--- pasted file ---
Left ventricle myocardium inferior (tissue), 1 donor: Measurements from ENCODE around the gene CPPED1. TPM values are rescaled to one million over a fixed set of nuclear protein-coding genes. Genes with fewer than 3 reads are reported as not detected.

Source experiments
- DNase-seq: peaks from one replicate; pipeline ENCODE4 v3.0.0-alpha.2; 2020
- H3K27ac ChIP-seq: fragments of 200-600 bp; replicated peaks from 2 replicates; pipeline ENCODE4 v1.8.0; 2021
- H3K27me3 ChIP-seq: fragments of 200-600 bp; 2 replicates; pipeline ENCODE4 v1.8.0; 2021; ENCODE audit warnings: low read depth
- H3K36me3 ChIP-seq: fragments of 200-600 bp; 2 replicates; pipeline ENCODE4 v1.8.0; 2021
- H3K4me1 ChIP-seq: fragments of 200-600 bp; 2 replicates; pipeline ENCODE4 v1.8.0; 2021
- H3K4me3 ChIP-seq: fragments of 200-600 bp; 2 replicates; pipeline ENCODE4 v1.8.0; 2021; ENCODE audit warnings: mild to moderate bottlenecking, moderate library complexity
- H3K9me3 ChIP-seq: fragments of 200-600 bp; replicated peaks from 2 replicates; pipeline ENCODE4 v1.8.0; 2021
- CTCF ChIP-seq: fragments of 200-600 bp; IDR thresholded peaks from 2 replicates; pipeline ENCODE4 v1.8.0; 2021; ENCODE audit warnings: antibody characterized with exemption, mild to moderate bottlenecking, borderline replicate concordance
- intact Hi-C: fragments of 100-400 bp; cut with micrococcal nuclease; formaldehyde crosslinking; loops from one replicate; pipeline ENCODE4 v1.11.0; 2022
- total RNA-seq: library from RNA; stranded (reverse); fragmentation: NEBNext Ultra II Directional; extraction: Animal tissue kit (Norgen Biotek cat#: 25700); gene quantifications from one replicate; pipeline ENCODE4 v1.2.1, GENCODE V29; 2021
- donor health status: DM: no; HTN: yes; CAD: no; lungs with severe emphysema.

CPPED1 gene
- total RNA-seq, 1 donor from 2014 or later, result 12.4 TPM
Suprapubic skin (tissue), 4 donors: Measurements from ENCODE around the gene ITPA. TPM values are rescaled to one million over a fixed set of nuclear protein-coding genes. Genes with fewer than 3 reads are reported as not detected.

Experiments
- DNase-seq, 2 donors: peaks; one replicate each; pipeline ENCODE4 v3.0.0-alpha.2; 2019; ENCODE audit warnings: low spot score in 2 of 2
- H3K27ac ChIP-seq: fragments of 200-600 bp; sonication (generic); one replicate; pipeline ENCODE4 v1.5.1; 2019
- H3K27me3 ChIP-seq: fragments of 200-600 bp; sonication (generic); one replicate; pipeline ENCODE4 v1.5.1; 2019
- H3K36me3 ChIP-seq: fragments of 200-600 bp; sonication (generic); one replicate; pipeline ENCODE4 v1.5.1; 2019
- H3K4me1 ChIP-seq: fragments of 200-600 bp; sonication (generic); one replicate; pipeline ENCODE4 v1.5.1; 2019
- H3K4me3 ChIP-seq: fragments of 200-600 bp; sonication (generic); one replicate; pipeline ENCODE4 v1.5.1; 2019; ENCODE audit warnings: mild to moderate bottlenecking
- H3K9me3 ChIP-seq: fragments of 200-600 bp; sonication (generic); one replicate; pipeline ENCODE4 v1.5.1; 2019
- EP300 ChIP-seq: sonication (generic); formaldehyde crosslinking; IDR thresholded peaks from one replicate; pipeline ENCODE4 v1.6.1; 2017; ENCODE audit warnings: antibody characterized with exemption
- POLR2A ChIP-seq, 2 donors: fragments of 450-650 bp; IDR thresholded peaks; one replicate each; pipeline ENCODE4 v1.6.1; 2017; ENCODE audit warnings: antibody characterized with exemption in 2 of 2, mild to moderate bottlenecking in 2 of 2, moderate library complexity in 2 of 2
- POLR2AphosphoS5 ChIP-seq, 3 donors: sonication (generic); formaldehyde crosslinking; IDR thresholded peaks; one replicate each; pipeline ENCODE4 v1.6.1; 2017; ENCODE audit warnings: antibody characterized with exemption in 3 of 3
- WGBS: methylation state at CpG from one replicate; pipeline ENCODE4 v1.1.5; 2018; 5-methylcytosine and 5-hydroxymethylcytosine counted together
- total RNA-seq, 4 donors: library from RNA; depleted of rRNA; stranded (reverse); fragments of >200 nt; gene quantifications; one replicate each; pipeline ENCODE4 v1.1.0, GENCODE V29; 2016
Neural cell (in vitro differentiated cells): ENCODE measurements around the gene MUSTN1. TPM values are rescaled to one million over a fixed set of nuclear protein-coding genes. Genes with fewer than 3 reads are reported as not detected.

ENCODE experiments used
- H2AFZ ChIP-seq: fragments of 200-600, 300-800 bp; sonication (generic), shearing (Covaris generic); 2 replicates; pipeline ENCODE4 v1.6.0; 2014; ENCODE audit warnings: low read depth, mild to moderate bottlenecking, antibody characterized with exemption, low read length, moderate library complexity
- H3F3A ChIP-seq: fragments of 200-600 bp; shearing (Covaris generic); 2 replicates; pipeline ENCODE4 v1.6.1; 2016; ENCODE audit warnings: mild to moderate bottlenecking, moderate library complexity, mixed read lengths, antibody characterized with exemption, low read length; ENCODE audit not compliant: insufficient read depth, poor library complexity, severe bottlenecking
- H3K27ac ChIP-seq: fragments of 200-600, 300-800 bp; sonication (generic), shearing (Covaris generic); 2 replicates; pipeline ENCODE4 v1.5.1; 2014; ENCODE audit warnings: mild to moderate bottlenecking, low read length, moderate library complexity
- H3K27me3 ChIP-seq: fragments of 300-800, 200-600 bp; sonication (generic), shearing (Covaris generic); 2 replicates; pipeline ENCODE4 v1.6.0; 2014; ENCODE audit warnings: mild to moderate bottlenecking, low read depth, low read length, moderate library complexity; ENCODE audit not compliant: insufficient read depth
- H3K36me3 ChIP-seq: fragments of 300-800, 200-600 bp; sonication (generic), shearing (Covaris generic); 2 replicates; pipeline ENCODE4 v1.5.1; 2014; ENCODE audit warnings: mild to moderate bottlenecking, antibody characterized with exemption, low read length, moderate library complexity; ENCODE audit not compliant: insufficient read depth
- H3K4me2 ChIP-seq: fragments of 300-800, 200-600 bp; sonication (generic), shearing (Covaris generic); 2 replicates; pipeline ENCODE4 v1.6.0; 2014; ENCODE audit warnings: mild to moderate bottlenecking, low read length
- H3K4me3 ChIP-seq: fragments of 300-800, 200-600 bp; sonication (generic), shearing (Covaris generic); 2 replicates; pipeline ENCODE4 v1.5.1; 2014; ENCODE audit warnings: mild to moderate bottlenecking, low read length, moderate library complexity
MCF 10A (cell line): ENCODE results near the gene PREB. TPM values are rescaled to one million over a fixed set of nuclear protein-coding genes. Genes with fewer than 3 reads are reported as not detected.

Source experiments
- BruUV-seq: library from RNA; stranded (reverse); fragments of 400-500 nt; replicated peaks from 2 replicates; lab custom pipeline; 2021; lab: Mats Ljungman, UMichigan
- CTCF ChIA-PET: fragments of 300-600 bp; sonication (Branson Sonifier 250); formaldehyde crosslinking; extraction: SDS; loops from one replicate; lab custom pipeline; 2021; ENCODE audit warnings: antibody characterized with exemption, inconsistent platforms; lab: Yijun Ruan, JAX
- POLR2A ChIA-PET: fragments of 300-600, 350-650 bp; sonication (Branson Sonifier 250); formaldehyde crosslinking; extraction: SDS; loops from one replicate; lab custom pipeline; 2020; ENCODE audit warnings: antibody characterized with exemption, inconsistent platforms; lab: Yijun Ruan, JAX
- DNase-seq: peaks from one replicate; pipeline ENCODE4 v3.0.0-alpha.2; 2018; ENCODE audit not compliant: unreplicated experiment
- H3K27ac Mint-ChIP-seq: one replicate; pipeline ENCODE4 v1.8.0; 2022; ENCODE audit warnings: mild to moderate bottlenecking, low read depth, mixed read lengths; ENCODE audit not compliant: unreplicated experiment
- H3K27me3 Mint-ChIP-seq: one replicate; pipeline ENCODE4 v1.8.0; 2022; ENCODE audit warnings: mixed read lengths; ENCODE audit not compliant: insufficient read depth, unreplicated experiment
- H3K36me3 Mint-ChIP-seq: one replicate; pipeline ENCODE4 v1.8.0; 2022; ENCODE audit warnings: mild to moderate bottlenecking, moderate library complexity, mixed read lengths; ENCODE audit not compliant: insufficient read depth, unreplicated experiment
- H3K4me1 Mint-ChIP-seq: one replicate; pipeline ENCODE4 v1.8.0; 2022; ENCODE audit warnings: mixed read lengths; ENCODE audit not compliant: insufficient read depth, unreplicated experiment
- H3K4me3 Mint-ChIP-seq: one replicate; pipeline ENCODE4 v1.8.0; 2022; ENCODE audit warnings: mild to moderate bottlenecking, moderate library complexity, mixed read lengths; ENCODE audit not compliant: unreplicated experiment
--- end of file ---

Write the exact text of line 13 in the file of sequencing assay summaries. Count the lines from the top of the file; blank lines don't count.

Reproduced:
- donor health status: DM: no; HTN: yes; CAD: no; lungs with severe emphysema.